O’Neill Regional Park is situated in Orange County, California, it is about an hour south of Los Angeles in the heart of Orange County. It is bordered by Trabuco Canyon, Whitings Ranch, Cleveland National Forest, and the City of Rancho Santa Margarita, making it easily accessible. The park offers camping, hiking, mountain biking, equestrian trails, day use facilities, and connects to the trails running running south west towards the beaches.
O’Neill park is run by OC Parks and they limit the type of use of each trail. Some trails will allow a combination of hikers, equestrians, dogs, and mountain bikers. Single tracts are typically limited to hikers and equestrians. Dogs are only allowed in camping facilities and the Mesa Trail (paved). Since L is spending 3 months at home with Baby S (thank you California Paid Family Leave), we have been frequenting the park a lot due to the proximity to our home. Below are some of the trails we’ve explored:
Edna Spaulding Trail
Live Oak Trail – Vista Trail – Hoffman Homestead Trail – Coyote Trail Loop
Camping at O’Neill Regional Park
Mountain biking Arroyo Trabuco – Tijieras Creek
OC Parks – O’Neill Regional Park Main Webpage
A couple weeks ago, Louis and I both had a last minute 4-day weekend and decided we would use it to backpack the North Ozette Coast located within the Olympic Wilderness and National Park area. Similar to the Lost Coast write up, we will break up this trip into several different posts including daily trail reports and tide reports.
Olympic Wilderness Coast is located 4.5 hours west of Seattle. The upper most portion of the coast (Shi Shi Beach) is a part Olympic National Park, while the reminder of the norther coast is a part of Olympic Wilderness area. Our choice of transportation for this trip is taking a flight from LAX to Seattle and renting a car to drive to the coast. Continue reading →
The drive from Medocino to Redwood State and National Park was about 3.5 hours. We checked out from Glendeven Inn at 11AM and arrived at Kuchel visitor’s center at 3pm. The park ranger gave us some car camping choices and we decided to camp at Elk Prairie campground for the next two nights. Campsites at the park before Memorial Day weekend can be reserved at a first come first serve basis. Elk Prairie is located within the Redwood State park boundary. Much of the campsites are located underneath old growth redwood trees, camping underneath these old growth trees definitely gave a mystic feel the whole experience. Continue reading →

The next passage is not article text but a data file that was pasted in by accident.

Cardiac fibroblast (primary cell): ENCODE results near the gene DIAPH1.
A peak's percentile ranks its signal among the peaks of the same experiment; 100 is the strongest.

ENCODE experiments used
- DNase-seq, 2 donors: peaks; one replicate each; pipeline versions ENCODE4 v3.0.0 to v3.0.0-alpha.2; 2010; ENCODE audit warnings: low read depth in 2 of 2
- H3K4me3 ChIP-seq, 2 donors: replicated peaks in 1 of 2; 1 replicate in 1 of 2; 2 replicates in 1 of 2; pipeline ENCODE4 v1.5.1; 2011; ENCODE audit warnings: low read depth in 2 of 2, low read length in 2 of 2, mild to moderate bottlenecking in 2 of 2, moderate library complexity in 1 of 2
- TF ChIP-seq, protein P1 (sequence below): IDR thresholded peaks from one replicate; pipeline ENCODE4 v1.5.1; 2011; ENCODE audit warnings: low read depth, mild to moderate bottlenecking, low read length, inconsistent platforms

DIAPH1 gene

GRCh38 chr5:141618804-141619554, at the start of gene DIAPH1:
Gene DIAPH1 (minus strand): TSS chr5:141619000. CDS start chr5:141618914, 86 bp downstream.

The Quick and Dirty:
Location: Momyer Creek Trail to Dobbs Cabin campground, see rough trail map from Caltopo.
Distance: About 3.8 miles to Alger Creek campground and 5.9 miles to Dobbs Cabin (Dobbs) campground
Difficulty: Moderate, it’s a short hike for a backpacking trip but there’s about 1,500 ft of elevation gain to Dobbs campground.
Duration: Overnight backpacking trip
Dogs Allowed? Yes, Dakota joined us on this trip as dogs are allowed in San Bernardino National Forest
Best time to visit: Whenever there is water! Water in the creeks seem to be plentiful on this trail, we’ve been during spring and fall and have always had luck. You may want to avoid hiking during the hottest months of the summer as the switchback section are exposed to full sun.
Trail Parking: Located close to the town of Forest Falls, there is a designated parking lot next to the trail head and parking has been manageable the last two times we went hiked this trail. On weekends, if you arrive later in the day, the lot does eventually fill up with day hikers. National Forest pass is required to park at the trail head.
Nice trail sign at the trail head
Continue reading →
The Quick and Dirty:
Location – Starting off at the south end of O’Neill Regional Park on Mesa trail, the Arroyo Trabuco – Tijeras Creek loop takes you around the city of Ranch Santa Margarita. See route on geoladders.com.
Distance – It is roughly a 14-mile loop if you don’t miss the turnout to Tijeras Creek like we did.
Terrain Type – Mix of double track and single track. Rocky stretches, creek crossings, wood stretches and sand.
Difficulty – Good for beginner-intermediate mountain biking with a few climbs where I had to descend my bike and walk up the hill
Best Time – Year-round, there are a few stream crossings that can get quite deep after a big rain storm. Personally, I do think spring is the best time to see this trail, because everything was still lush from the recent rain events.
Parking- Parking at O’Neill park’s main lot is not free, we park on El Camino Montana Road parallel to the Mesa Trail.
Chasing the sunlight at the end of the ride
Continue reading →